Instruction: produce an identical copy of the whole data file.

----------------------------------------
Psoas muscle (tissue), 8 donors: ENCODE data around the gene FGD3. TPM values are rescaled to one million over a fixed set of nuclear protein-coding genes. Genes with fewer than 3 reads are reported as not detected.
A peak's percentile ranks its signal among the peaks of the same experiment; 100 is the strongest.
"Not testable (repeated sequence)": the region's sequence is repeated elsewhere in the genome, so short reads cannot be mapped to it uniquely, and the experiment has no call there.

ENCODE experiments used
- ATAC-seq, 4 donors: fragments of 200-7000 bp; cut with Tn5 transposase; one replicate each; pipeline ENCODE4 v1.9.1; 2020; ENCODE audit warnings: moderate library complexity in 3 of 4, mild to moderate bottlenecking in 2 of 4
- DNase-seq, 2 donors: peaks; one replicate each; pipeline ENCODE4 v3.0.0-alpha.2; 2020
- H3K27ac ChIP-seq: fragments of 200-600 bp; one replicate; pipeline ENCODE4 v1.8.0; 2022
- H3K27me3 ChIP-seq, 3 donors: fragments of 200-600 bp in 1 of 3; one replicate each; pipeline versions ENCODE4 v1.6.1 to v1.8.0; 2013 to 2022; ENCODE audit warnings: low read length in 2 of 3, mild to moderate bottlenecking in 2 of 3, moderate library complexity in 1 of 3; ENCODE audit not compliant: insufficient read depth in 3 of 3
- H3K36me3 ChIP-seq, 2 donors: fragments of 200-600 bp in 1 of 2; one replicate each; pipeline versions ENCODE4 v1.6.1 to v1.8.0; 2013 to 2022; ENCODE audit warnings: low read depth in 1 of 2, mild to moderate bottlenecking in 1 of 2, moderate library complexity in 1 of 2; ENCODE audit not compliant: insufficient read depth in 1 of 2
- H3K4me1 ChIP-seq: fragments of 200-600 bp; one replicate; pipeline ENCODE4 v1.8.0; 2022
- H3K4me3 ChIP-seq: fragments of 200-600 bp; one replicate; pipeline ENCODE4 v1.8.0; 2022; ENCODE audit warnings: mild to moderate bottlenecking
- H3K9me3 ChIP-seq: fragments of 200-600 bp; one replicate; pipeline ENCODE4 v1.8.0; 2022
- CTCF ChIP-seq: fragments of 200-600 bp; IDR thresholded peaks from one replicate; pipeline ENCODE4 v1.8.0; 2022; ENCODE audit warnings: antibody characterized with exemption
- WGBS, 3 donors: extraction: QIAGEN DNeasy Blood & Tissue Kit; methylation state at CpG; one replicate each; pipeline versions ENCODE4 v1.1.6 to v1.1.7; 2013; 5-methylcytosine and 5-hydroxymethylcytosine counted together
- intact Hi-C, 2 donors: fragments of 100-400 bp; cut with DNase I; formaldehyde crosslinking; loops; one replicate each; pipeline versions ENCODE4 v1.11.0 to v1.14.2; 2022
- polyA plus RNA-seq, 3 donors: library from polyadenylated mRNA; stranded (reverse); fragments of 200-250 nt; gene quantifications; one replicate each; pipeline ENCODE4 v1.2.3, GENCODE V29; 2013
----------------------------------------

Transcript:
Psoas muscle (tissue), 8 donors: ENCODE data around the gene FGD3. TPM values are rescaled to one million over a fixed set of nuclear protein-coding genes. Genes with fewer than 3 reads are reported as not detected.
A peak's percentile ranks its signal among the peaks of the same experiment; 100 is the strongest.
"Not testable (repeated sequence)": the region's sequence is repeated elsewhere in the genome, so short reads cannot be mapped to it uniquely, and the experiment has no call there.

ENCODE experiments used
- ATAC-seq, 4 donors: fragments of 200-7000 bp; cut with Tn5 transposase; one replicate each; pipeline ENCODE4 v1.9.1; 2020; ENCODE audit warnings: moderate library complexity in 3 of 4, mild to moderate bottlenecking in 2 of 4
- DNase-seq, 2 donors: peaks; one replicate each; pipeline ENCODE4 v3.0.0-alpha.2; 2020
- H3K27ac ChIP-seq: fragments of 200-600 bp; one replicate; pipeline ENCODE4 v1.8.0; 2022
- H3K27me3 ChIP-seq, 3 donors: fragments of 200-600 bp in 1 of 3; one replicate each; pipeline versions ENCODE4 v1.6.1 to v1.8.0; 2013 to 2022; ENCODE audit warnings: low read length in 2 of 3, mild to moderate bottlenecking in 2 of 3, moderate library complexity in 1 of 3; ENCODE audit not compliant: insufficient read depth in 3 of 3
- H3K36me3 ChIP-seq, 2 donors: fragments of 200-600 bp in 1 of 2; one replicate each; pipeline versions ENCODE4 v1.6.1 to v1.8.0; 2013 to 2022; ENCODE audit warnings: low read depth in 1 of 2, mild to moderate bottlenecking in 1 of 2, moderate library complexity in 1 of 2; ENCODE audit not compliant: insufficient read depth in 1 of 2
- H3K4me1 ChIP-seq: fragments of 200-600 bp; one replicate; pipeline ENCODE4 v1.8.0; 2022
- H3K4me3 ChIP-seq: fragments of 200-600 bp; one replicate; pipeline ENCODE4 v1.8.0; 2022; ENCODE audit warnings: mild to moderate bottlenecking
- H3K9me3 ChIP-seq: fragments of 200-600 bp; one replicate; pipeline ENCODE4 v1.8.0; 2022
- CTCF ChIP-seq: fragments of 200-600 bp; IDR thresholded peaks from one replicate; pipeline ENCODE4 v1.8.0; 2022; ENCODE audit warnings: antibody characterized with exemption
- WGBS, 3 donors: extraction: QIAGEN DNeasy Blood & Tissue Kit; methylation state at CpG; one replicate each; pipeline versions ENCODE4 v1.1.6 to v1.1.7; 2013; 5-methylcytosine and 5-hydroxymethylcytosine counted together
- intact Hi-C, 2 donors: fragments of 100-400 bp; cut with DNase I; formaldehyde crosslinking; loops; one replicate each; pipeline versions ENCODE4 v1.11.0 to v1.14.2; 2022
- polyA plus RNA-seq, 3 donors: library from polyadenylated mRNA; stranded (reverse); fragments of 200-250 nt; gene quantifications; one replicate each; pipeline ENCODE4 v1.2.3, GENCODE V29; 2013